You’re tossing and turning, yearning for a bit of shuteye, but your body just won’t let you sleep. Insomnia — meaning “no sleep” in Latin — is the most common sleep disorder. Those with insomnia may have trouble falling asleep or staying asleep. About 30 to 40 percent of American adults say they have some symptoms of insomnia, and about 10 to 15 percent report chronic insomnia, according to the National Institutes of Health.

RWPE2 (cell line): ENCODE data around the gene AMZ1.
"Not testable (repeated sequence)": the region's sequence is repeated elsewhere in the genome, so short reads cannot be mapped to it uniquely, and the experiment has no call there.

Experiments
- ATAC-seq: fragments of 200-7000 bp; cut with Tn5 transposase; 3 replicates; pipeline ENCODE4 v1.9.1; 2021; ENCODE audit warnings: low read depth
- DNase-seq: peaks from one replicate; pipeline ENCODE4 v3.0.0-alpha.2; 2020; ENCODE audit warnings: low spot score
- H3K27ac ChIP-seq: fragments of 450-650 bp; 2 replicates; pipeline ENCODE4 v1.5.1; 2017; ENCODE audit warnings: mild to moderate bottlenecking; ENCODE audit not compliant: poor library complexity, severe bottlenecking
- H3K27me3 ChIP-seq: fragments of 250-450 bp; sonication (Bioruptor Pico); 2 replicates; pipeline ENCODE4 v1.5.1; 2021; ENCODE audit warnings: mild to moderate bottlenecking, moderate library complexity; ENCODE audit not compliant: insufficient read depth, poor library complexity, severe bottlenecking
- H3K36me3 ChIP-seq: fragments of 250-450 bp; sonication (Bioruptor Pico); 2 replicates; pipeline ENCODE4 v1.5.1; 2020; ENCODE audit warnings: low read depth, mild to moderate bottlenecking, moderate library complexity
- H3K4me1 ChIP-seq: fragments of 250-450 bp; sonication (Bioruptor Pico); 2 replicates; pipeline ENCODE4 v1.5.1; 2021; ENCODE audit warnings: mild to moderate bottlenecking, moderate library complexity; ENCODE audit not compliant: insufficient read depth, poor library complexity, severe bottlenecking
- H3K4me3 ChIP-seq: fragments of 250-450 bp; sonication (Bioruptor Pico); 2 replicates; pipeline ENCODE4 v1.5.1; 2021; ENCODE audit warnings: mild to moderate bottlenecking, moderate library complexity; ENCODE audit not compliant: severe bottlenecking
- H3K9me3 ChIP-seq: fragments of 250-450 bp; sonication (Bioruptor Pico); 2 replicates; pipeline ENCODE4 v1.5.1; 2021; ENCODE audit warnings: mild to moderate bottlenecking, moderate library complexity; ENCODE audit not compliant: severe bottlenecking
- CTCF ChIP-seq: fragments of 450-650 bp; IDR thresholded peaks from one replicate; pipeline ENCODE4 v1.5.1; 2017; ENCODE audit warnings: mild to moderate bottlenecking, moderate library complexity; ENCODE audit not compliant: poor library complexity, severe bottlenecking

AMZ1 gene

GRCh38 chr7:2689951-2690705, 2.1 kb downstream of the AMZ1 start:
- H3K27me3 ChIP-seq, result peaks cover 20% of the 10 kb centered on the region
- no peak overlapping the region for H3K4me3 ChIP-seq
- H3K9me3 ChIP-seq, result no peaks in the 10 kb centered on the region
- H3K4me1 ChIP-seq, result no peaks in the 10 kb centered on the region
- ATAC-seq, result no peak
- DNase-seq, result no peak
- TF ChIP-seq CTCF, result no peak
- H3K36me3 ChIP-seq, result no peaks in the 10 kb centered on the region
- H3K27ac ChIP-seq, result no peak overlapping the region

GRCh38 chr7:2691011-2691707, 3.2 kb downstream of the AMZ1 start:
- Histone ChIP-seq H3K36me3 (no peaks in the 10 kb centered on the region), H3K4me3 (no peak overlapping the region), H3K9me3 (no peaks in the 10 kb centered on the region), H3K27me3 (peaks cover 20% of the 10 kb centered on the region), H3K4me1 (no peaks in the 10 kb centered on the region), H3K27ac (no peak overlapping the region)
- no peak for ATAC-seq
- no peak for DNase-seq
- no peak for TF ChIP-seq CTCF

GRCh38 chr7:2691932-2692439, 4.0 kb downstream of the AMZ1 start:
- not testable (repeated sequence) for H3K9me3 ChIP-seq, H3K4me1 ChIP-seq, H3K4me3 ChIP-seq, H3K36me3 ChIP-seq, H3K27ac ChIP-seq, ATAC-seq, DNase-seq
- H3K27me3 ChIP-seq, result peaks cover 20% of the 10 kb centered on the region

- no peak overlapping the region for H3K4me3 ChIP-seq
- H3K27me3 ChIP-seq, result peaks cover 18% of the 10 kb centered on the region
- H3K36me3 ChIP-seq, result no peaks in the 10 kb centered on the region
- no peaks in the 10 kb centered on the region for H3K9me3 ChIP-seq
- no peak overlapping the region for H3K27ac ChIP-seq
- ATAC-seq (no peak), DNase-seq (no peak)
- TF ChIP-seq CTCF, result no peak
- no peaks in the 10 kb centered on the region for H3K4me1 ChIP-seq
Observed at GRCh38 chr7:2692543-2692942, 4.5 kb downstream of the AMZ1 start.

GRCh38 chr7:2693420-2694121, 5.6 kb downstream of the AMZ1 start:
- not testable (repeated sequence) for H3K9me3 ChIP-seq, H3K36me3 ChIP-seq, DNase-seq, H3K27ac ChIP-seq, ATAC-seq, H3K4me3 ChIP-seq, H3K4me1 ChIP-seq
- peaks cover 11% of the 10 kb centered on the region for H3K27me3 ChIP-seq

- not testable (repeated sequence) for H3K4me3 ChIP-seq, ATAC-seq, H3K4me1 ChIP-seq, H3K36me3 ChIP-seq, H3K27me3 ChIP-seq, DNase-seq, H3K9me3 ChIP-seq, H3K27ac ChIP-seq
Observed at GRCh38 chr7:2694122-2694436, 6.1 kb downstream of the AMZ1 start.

Insomnia may be caused by a variety of factors, including stress and worry; depression; caffeine, alcohol or nicotine consumption; certain medications; or napping too late in the day. Insomnia can affect you both mentally and physically, leading to weight gain, depression, and an impaired immune system. It can also increase the risk and severity of long-term diseases, such as high blood pressure, heart disease and diabetes.